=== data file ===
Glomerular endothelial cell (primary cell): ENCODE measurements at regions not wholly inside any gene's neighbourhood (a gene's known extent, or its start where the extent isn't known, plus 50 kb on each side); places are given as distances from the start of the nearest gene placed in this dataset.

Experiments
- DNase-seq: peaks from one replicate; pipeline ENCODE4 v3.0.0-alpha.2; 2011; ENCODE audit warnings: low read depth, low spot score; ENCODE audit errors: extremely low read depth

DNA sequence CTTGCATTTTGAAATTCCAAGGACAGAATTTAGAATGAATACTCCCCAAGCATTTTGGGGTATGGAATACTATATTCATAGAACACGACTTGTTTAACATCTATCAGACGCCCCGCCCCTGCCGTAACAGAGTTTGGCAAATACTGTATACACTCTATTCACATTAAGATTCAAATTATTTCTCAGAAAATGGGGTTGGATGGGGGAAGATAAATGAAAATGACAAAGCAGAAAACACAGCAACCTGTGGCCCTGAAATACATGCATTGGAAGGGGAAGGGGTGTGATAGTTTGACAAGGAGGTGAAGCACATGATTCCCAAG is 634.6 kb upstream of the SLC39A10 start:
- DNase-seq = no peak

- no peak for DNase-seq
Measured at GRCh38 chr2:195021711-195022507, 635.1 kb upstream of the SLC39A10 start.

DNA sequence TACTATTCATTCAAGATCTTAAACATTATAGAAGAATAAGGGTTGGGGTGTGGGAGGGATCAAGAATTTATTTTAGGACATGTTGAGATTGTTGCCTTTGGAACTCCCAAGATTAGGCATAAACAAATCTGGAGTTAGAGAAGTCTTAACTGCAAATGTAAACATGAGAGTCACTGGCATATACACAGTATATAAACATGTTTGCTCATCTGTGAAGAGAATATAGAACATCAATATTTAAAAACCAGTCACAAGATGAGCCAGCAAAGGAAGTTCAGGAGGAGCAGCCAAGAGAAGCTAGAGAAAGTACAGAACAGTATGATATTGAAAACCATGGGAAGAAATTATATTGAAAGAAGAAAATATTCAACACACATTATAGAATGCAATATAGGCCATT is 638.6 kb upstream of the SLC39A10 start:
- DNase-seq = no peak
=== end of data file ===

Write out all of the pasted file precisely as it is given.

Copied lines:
Glomerular endothelial cell (primary cell): ENCODE measurements at regions not wholly inside any gene's neighbourhood (a gene's known extent, or its start where the extent isn't known, plus 50 kb on each side); places are given as distances from the start of the nearest gene placed in this dataset.

Experiments
- DNase-seq: peaks from one replicate; pipeline ENCODE4 v3.0.0-alpha.2; 2011; ENCODE audit warnings: low read depth, low spot score; ENCODE audit errors: extremely low read depth

DNA sequence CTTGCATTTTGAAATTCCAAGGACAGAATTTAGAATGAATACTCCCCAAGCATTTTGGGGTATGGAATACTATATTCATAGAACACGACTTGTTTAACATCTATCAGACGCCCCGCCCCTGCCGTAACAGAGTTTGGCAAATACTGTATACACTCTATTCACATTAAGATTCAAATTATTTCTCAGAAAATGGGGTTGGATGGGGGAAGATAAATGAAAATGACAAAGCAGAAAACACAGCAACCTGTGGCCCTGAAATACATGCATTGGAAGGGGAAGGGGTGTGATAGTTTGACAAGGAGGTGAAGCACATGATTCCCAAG is 634.6 kb upstream of the SLC39A10 start:
- DNase-seq = no peak

- no peak for DNase-seq
Measured at GRCh38 chr2:195021711-195022507, 635.1 kb upstream of the SLC39A10 start.

DNA sequence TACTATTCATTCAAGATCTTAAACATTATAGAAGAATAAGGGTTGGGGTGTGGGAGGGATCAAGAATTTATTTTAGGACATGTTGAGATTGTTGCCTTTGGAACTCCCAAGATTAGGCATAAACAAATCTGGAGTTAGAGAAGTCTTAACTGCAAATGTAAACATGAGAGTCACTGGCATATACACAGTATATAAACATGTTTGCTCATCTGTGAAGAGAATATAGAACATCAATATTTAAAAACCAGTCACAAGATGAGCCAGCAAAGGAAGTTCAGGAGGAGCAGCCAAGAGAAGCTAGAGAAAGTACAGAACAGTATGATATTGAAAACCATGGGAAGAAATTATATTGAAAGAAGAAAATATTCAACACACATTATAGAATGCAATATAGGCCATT is 638.6 kb upstream of the SLC39A10 start:
- DNase-seq = no peak